These are the different processes in order:sedimentation → compaction → cementation
Sedimentary rocks contain rounded grains in layers. Examples of sedimentary rock include: chalk, limestone, sandstone, shale
Caption: : Sedimentary rocks may contain fossils of animals and plants trapped in the sediments as the rock was formed. Sedimentary rocks are often quite soft and are susceptible to erosion.
Metamorphic rock has been subjected to tremendous heat, pressure
or both. This has caused it to change into another type of rock. It is
usually resistant to weathering and erosion and is therefore very
Examples of metamorphic rock include:
marble - which originates from chalk or limestone
slate - which originates from clay
schists – which have formed from sandstone or shale (sedimentary rocks)
Limestone - which is a sedimentary rock- is a valuable resource from the Earth’s crust. It has many uses. For example:
it can be used as a building material
it is a major ingredient in toothpaste
it can be used as a food additive to provide calcium ions for strong teeth and bones
it can be processed as a useful raw material in the chemical industry
Most limestone is obtained by quarrying, where the rock is blasted out of the ground in huge pits.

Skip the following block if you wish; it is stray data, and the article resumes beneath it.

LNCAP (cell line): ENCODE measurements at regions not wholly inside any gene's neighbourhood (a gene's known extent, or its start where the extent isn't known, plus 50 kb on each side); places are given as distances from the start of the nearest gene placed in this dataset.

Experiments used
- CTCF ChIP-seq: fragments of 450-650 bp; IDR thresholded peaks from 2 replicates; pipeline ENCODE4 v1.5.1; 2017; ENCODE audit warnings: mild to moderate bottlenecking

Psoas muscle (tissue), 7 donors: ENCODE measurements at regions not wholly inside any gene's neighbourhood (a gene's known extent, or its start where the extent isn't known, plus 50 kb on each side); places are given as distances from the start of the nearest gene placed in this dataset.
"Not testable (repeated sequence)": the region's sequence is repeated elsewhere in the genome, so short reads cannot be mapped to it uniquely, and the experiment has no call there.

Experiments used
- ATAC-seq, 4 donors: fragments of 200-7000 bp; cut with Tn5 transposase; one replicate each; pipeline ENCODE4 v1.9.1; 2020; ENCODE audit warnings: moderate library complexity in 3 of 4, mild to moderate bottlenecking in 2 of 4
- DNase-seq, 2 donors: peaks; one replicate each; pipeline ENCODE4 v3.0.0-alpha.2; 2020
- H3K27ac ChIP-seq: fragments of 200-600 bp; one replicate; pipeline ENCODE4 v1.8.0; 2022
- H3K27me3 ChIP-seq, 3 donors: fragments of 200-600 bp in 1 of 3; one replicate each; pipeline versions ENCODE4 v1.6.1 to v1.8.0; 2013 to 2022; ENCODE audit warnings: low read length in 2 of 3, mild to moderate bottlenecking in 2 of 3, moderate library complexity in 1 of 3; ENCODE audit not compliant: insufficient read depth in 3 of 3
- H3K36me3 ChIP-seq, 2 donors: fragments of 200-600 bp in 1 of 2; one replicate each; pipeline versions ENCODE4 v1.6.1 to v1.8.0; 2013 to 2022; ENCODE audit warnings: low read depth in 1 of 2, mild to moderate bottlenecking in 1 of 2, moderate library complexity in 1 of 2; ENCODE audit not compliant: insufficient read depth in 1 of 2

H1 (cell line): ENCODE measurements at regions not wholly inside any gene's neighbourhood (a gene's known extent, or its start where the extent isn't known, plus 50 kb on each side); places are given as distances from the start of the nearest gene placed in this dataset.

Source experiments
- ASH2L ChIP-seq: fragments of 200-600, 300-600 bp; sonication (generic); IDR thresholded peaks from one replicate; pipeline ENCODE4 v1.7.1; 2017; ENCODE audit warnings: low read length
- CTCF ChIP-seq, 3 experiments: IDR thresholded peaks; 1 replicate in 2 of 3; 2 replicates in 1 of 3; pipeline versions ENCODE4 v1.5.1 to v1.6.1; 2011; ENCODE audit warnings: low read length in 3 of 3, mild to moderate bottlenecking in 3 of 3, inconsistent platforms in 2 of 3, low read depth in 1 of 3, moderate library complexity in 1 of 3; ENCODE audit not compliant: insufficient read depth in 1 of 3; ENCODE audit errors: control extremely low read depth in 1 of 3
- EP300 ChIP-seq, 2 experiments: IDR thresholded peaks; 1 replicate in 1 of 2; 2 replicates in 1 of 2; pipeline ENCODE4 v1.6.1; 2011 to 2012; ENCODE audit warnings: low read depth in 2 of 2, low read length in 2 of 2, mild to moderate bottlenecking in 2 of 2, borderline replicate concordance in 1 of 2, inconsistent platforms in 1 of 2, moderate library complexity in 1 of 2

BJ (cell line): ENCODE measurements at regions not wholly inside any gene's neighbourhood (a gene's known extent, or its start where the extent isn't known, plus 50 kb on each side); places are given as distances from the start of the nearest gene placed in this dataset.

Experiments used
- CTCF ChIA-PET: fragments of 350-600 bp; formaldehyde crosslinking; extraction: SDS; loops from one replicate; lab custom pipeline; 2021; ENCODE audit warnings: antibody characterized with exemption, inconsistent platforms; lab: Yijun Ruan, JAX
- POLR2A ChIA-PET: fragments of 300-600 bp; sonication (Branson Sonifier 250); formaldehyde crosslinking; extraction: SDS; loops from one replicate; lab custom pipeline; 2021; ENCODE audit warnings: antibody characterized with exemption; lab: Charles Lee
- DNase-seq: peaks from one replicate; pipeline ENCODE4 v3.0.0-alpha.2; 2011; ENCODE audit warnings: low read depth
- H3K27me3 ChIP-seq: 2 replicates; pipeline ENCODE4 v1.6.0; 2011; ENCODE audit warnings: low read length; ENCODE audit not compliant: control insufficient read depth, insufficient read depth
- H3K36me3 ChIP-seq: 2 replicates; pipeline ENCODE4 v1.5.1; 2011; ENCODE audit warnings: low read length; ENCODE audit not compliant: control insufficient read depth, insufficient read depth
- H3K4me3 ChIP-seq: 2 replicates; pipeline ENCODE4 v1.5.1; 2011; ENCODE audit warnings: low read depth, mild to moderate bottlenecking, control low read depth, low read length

Reactions with AcidsCarbonates react with acids to produce carbon dioxide, a salt and water. For example:
calcium carbonate + hydrochloric acid → carbon dioxide + calcium chloride + water
CaCO3(aq) + 2HCl(aq) → CO2(g) + CaCl2(aq) + H2O(l)
Since Limestone is mostly calcium carbonate, it is damaged by acid rain.
Sodium carbonate, magnesium
carbonate, zinc carbonate and copper carbonate also react with acids -
they fizz when in contact with acids, and the carbon dioxide released
can be detected using limewater.
Uses of Limestone
When limestone is heated strongly, the calcium carbonate it contains decomposes to form calcium oxide.
calcium carbonate → calcium oxide + carbon dioxide
CaCO3(s) → CaO(s) + CO2(g)
This reacts with water to form calcium hydroxide, which is an alkali
calcium oxide + water → calcium hydroxide
CaO(s) + H2O(l) → Ca(OH)2(s)
Calcium hydroxide is used to neutralise
excess acidity, for example, in lakes and soils affected by acid rain.
Calcium hydroxide dissolves in water to produce calcium hydroxide
(limewater), which is used to test for carbon dioxide.
Cement, mortar and concrete
Cement is made by heating powdered limestone with clay.
Cement is an ingredient in mortar and concrete.
Mortar - used to join bricks together - is made by mixing cement with
sand and water. Concrete is made by mixing cement with sand, water and
aggregate (crushed rock).
Advantages and disadvantages of various building materialsConcrete is easily formed into
different shapes before it sets hard. It is strong when squashed, but
weak when bent or stretched. However, concrete can be made much stronger
by reinforcing it with steel.
Limestone, cement and mortar slowly
react with carbon dioxide dissolved in rainwater and wear away. This
damages walls made from limestone, and leaves gaps between bricks in
buildings. These gaps must be filled in or ‘pointed’.
Pollution from burning fossil fuels makes the rain more acidic than it should be, and this acid rain makes these problems worse.